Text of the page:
NM surprisingly leads the nation with the lowest cost of this: Report

As Americans brace for what could be the hottest summer on record, the personal finance website WalletHub has released its 2024 report on Energy Costs by State. This comprehensive study, along with expert commentary, sheds light on how energy bills vary across the country and what factors contribute to these differences.

According to WalletHub’s analysis, New Mexico stands out as the state with the lowest average monthly energy costs. Residents of New Mexico enjoy an average monthly energy bill of just $376, making it the most cost-effective state for energy consumption. This is in stark contrast to Wyoming, which tops the list with the highest average monthly energy bill of $1,591.

WalletHub’s report compares the average monthly energy bills in each of the 50 states using a special formula that considers various residential energy types, including electricity, natural gas, motor fuel, and home heating oil. Here’s a snapshot of the findings:

States with the Lowest Energy Costs:

  1. New Mexico ($376)
  2. Arizona ($400)
  3. Kansas ($436)
  4. Texas ($437)
  5. Nebraska ($453)
  6. Mississippi ($457)
  7. Florida ($462)
  8. Colorado ($470)
  9. Louisiana ($474)
  10. California ($476)

States with the Highest Energy Costs:

  1. Wyoming ($1,591)
  2. North Dakota ($840)
  3. Iowa ($798)
  4. Montana ($787)
  5. Minnesota ($782)
  6. Massachusetts ($759)
  7. Connecticut ($750)
  8. Alaska ($716)
  9. South Dakota ($709)
  10. Virginia ($694)

The report also highlights various interesting facts about energy consumption across the U.S. For instance, Hawaii has the lowest average monthly consumption of electricity per consumer, which is 3.1 times lower than in Louisiana, the highest. Moreover, Washington boasts the lowest average retail price for electricity, which is 4.2 times lower than Hawaii’s.

In terms of natural gas prices, Idaho residents enjoy the lowest average residential price, which is 7.2 times lower than in Hawaii. When it comes to motor fuel consumption, New York drivers use the least, averaging 2.9 times lower than drivers in Wyoming.

For a detailed look at the rankings and to view the full report, visit WalletHub’s Energy Costs by State 2024.

Expert Tips for Reducing Energy Costs

Experts from WalletHub offer valuable advice on lowering energy bills. A WalletHub analyst, Cassandra Happe points out that simple measures like using energy-efficient light bulbs and moderating air conditioning and heating use can make a difference. Additionally, considering energy costs when planning a move can help families save significantly on their monthly bills.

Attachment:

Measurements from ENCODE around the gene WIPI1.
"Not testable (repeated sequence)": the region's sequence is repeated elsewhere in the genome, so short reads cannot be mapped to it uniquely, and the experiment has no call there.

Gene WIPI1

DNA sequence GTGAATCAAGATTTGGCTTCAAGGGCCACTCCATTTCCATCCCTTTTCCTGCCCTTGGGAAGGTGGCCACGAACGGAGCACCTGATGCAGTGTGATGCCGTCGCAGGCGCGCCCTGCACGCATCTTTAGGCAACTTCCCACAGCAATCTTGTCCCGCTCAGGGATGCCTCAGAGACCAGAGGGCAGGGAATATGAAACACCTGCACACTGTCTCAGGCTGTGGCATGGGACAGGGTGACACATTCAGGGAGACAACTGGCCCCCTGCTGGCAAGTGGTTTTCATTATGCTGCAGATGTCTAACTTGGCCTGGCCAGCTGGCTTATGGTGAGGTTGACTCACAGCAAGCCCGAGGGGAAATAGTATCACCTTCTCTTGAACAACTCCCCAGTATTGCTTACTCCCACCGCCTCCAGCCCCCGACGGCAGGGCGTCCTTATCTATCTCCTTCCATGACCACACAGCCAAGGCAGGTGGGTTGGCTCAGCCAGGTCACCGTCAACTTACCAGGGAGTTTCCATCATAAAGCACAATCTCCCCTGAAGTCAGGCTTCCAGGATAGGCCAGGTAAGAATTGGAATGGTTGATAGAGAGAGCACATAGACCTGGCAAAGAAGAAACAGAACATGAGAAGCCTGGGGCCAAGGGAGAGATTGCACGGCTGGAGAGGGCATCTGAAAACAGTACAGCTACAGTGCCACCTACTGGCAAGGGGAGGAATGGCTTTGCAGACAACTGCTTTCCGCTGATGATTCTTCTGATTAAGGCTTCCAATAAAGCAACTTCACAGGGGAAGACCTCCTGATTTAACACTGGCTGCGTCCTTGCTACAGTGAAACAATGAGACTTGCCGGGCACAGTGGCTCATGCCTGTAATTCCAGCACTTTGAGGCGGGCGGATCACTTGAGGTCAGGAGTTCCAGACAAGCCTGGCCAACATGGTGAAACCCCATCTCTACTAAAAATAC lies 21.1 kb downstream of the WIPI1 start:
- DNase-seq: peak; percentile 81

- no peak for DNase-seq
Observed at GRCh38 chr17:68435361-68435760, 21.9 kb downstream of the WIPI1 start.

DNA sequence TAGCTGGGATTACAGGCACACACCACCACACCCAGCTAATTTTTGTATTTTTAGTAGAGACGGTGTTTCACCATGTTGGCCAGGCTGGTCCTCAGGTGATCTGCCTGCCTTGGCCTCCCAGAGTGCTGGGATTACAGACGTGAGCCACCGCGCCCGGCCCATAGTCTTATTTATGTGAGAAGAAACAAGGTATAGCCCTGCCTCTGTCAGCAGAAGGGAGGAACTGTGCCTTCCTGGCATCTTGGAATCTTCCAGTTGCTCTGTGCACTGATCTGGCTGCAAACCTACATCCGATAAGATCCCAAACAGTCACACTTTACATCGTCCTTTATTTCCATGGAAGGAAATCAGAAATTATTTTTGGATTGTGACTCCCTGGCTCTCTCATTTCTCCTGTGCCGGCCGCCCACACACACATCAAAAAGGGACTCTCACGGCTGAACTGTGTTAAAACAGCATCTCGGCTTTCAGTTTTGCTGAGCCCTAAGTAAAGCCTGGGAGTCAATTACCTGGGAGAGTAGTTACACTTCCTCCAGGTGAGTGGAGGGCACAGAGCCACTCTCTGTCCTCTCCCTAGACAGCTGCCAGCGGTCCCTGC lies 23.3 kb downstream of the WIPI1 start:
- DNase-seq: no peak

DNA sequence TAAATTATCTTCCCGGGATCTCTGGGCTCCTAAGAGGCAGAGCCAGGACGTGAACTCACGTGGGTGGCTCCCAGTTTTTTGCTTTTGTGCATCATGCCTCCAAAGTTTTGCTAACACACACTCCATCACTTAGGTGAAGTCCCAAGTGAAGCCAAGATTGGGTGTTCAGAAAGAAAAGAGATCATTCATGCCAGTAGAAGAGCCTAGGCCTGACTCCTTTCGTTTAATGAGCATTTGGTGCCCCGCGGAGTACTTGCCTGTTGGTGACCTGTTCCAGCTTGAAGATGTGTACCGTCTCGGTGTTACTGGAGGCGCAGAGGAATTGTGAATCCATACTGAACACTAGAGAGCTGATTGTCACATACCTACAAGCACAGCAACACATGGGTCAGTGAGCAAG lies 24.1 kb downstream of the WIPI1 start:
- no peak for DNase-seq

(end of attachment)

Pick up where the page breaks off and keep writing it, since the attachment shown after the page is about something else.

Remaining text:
Steven Hegedus, a Senior Scientist at the Institute of Energy Conversion, University of Delaware, suggests practical tips such as drying clothes on a clothesline instead of using a dryer and conducting home energy audits to identify cost-effective improvements like added insulation and energy-efficient windows.

Justin Perryman, an Adjunct Professor at Washington University School of Law, emphasizes the importance of reducing energy usage and shopping around for lower electricity prices in deregulated markets. He also notes that tax deductions and credits can be effective incentives for households to adopt energy-efficient measures.

With these insights, residents across the U.S. can take steps to manage their energy consumption better and potentially lower their monthly energy costs.


4 thoughts on “NM surprisingly leads the nation with the lowest cost of this: Report”

  1. New Mexico has a temperate climate. We have a few good months where we do not really need added heat or air conditioning. That alone helps with the average. However, since we do have natural gas and oil, our pricing should be lower. New Mexicans should reap from the local natural resources to keep costs down. Also, our homes are on the smaller scale and do not require higher energy usage.

    1. The states shown with the highest is the result of being overun by rich liberals from other areas. Those cali license plates should be of concern…everything will go up.